In the News . . .

Special Ceremony Marks Signing of Cody’s Law
Wed, 08 Jun 2011

OKLAHOMA CITY (June 8, 2011) – A ceremonial signing held today highlights a new law that will provide stronger penalties for social hosts who knowingly and willingly permit those under 21 years of age to consume alcohol during social events taking place on their premises.

House Bill 1211, by state Rep. Dan Kirby and state Sen. Dan Newberry, will make a first violation of Oklahoma’s social host law result in a misdemeanor and fine of up to $500. A second violation will result in a fine of up to $1,000. Further violations will result in a fine of up to $2,500 or incarceration for up to five years. If a violation results in bodily injury or death, a social host will face a fine of between $2,500 and $5,000 and up to five years of incarceration.

The legislation will also allow cities to enforce current laws regarding low-point beer sales in the same way they currently enforce liquor laws.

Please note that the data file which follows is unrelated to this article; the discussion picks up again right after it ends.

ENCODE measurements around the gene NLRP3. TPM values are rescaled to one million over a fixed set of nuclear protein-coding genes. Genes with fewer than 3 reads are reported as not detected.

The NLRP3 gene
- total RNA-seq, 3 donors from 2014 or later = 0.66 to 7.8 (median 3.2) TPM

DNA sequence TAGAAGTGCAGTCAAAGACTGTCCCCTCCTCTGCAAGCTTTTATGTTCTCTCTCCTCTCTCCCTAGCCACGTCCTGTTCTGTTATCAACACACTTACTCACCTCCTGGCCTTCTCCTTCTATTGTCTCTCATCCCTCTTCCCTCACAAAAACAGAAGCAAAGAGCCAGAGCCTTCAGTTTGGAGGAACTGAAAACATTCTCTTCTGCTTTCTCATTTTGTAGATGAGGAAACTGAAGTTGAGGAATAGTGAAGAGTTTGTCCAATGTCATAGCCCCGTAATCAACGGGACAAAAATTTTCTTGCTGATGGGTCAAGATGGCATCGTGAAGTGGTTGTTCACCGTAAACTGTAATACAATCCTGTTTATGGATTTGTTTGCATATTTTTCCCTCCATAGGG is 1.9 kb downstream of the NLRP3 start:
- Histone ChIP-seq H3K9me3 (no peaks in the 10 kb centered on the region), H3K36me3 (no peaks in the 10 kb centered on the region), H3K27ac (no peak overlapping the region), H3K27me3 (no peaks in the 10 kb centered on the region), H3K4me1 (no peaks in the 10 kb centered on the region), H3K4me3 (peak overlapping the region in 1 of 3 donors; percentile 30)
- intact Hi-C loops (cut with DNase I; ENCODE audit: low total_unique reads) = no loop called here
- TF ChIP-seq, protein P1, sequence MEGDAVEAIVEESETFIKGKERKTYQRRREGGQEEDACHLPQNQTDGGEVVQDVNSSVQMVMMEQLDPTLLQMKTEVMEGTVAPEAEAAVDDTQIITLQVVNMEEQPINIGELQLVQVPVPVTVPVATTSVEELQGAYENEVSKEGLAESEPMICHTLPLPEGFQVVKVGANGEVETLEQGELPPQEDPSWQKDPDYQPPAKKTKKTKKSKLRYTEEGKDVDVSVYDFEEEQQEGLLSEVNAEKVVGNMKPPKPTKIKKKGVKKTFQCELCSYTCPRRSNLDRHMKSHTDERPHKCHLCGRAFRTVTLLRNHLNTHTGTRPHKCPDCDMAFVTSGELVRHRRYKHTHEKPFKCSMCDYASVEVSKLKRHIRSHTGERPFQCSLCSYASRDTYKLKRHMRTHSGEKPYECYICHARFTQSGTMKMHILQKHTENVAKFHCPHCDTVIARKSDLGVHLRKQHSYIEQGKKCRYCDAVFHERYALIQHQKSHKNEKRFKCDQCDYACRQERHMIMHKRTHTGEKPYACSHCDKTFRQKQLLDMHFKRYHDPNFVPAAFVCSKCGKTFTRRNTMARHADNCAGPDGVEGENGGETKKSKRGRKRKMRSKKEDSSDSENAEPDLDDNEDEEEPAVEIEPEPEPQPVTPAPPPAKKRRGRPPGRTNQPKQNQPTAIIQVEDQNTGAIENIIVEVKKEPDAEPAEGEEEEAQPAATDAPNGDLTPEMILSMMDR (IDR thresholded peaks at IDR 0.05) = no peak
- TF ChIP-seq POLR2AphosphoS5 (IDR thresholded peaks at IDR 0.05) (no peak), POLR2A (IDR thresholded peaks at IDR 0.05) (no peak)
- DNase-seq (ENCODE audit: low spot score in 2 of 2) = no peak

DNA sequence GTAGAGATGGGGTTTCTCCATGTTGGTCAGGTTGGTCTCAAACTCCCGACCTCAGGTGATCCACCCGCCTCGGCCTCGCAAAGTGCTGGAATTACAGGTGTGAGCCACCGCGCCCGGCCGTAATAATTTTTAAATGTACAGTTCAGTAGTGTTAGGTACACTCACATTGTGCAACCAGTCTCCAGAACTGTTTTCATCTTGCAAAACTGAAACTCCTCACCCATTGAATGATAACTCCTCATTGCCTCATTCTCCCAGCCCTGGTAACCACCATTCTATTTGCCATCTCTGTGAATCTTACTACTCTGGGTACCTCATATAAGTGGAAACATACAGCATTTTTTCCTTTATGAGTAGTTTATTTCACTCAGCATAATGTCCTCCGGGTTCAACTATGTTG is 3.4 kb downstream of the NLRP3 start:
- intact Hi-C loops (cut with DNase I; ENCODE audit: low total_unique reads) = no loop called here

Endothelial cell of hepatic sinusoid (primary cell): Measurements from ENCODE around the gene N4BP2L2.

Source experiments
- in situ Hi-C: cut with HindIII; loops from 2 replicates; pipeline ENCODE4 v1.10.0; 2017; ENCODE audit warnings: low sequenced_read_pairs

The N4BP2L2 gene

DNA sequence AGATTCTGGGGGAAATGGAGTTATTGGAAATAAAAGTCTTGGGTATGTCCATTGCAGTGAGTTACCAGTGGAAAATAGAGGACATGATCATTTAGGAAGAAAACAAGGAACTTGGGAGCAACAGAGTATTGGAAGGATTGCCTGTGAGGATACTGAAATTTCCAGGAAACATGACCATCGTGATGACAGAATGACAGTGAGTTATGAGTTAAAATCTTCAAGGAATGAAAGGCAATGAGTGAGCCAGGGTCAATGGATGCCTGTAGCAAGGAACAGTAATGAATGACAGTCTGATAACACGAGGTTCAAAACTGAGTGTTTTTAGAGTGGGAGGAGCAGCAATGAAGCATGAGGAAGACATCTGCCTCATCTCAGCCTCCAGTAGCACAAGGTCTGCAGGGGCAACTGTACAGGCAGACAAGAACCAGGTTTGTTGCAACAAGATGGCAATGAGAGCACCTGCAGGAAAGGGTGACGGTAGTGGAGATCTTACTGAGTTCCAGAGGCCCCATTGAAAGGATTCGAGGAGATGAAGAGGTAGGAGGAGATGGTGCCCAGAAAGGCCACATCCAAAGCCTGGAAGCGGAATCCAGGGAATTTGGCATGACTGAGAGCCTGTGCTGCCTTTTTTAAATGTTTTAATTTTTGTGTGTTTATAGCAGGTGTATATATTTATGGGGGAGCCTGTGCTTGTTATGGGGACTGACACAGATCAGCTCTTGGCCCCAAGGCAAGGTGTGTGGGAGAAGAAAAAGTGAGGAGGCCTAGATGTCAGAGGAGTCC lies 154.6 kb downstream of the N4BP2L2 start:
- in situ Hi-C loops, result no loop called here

“I was proud to author this legislation, which means so much to the parents who have lost a child in a social host situation,” said Kirby, R-Tulsa. “Unfortunately, there are adults who do not seem to realize the dangers in providing alcohol to children or even young adults. Cody, who the bill is named for, died from an alcohol and drug overdose in an alleged social host situation.”

At the time of Cody’s death, there was no social host law in Oklahoma. Since then, his mother, Tulsa resident Sareva Greenhaw, has been fighting to combat social hosting.

“I cannot imagine losing one of my children and my heart goes out to Sareva Greenhaw and other parents that have lost a child,” said Newberry, R-Tulsa. “I was especially happy to see the provision that increases the penalties for social hosting in situations resulting in a death or injury.”

State Rep. Leslie Osborn also collaborated on the legislation. She mentioned the story of Kaitlyn Mounce, who was killed by a 16-year-old drunk driver given alcohol by parents at a parent-hosted party for young kids.

“The social hosts were prosecuted and did receive jail time, but it was a short sentence when you consider that their actions resulted in a death,” said Osborn, R-Tuttle. “I hope that this new law will deter parents from providing alcohol to minors and increase the safety of our communities.”

Both chambers of the Legislature passed House Bill 1211 unanimously. The legislation will take effect Nov. 1, 2011.